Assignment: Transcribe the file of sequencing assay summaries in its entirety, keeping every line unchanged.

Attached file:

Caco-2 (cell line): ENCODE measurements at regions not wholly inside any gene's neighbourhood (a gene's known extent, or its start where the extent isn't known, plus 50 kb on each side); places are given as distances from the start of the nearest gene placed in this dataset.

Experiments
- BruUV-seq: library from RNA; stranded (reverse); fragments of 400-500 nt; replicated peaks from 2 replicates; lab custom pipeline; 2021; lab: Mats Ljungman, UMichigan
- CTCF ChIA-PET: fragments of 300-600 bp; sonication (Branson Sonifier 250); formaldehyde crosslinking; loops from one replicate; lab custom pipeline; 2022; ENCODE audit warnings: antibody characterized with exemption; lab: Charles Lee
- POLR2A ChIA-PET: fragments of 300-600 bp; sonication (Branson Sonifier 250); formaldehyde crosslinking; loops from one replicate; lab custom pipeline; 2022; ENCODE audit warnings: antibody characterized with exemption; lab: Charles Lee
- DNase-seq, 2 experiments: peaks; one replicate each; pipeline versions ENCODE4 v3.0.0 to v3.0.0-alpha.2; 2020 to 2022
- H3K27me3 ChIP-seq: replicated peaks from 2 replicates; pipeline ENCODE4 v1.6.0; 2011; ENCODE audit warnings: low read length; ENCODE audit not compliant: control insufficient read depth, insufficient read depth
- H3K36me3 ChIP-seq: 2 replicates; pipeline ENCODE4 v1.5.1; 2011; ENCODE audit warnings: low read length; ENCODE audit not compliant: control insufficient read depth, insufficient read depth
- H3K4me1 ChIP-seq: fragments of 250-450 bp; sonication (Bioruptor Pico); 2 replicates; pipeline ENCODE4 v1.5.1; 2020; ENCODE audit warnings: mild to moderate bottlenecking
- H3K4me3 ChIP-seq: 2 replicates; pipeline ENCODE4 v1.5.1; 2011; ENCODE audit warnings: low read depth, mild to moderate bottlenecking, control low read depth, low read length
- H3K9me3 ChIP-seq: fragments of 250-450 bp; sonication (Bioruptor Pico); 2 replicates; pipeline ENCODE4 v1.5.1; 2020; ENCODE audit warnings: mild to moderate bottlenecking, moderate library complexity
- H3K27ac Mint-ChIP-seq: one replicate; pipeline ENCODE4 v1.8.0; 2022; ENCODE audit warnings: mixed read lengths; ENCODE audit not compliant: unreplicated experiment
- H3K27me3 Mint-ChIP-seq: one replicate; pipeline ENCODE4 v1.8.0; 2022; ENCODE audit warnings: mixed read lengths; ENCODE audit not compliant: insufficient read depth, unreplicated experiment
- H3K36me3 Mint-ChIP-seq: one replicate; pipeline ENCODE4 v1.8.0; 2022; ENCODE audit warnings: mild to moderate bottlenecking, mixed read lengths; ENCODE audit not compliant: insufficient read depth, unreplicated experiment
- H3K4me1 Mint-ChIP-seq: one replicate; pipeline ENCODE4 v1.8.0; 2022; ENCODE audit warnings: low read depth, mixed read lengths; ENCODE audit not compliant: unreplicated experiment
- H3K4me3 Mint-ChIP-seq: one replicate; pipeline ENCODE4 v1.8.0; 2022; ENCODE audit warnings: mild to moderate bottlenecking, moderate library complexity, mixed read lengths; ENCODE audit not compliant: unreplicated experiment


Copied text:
Caco-2 (cell line): ENCODE measurements at regions not wholly inside any gene's neighbourhood (a gene's known extent, or its start where the extent isn't known, plus 50 kb on each side); places are given as distances from the start of the nearest gene placed in this dataset.

Experiments
- BruUV-seq: library from RNA; stranded (reverse); fragments of 400-500 nt; replicated peaks from 2 replicates; lab custom pipeline; 2021; lab: Mats Ljungman, UMichigan
- CTCF ChIA-PET: fragments of 300-600 bp; sonication (Branson Sonifier 250); formaldehyde crosslinking; loops from one replicate; lab custom pipeline; 2022; ENCODE audit warnings: antibody characterized with exemption; lab: Charles Lee
- POLR2A ChIA-PET: fragments of 300-600 bp; sonication (Branson Sonifier 250); formaldehyde crosslinking; loops from one replicate; lab custom pipeline; 2022; ENCODE audit warnings: antibody characterized with exemption; lab: Charles Lee
- DNase-seq, 2 experiments: peaks; one replicate each; pipeline versions ENCODE4 v3.0.0 to v3.0.0-alpha.2; 2020 to 2022
- H3K27me3 ChIP-seq: replicated peaks from 2 replicates; pipeline ENCODE4 v1.6.0; 2011; ENCODE audit warnings: low read length; ENCODE audit not compliant: control insufficient read depth, insufficient read depth
- H3K36me3 ChIP-seq: 2 replicates; pipeline ENCODE4 v1.5.1; 2011; ENCODE audit warnings: low read length; ENCODE audit not compliant: control insufficient read depth, insufficient read depth
- H3K4me1 ChIP-seq: fragments of 250-450 bp; sonication (Bioruptor Pico); 2 replicates; pipeline ENCODE4 v1.5.1; 2020; ENCODE audit warnings: mild to moderate bottlenecking
- H3K4me3 ChIP-seq: 2 replicates; pipeline ENCODE4 v1.5.1; 2011; ENCODE audit warnings: low read depth, mild to moderate bottlenecking, control low read depth, low read length
- H3K9me3 ChIP-seq: fragments of 250-450 bp; sonication (Bioruptor Pico); 2 replicates; pipeline ENCODE4 v1.5.1; 2020; ENCODE audit warnings: mild to moderate bottlenecking, moderate library complexity
- H3K27ac Mint-ChIP-seq: one replicate; pipeline ENCODE4 v1.8.0; 2022; ENCODE audit warnings: mixed read lengths; ENCODE audit not compliant: unreplicated experiment
- H3K27me3 Mint-ChIP-seq: one replicate; pipeline ENCODE4 v1.8.0; 2022; ENCODE audit warnings: mixed read lengths; ENCODE audit not compliant: insufficient read depth, unreplicated experiment
- H3K36me3 Mint-ChIP-seq: one replicate; pipeline ENCODE4 v1.8.0; 2022; ENCODE audit warnings: mild to moderate bottlenecking, mixed read lengths; ENCODE audit not compliant: insufficient read depth, unreplicated experiment
- H3K4me1 Mint-ChIP-seq: one replicate; pipeline ENCODE4 v1.8.0; 2022; ENCODE audit warnings: low read depth, mixed read lengths; ENCODE audit not compliant: unreplicated experiment
- H3K4me3 Mint-ChIP-seq: one replicate; pipeline ENCODE4 v1.8.0; 2022; ENCODE audit warnings: mild to moderate bottlenecking, moderate library complexity, mixed read lengths; ENCODE audit not compliant: unreplicated experiment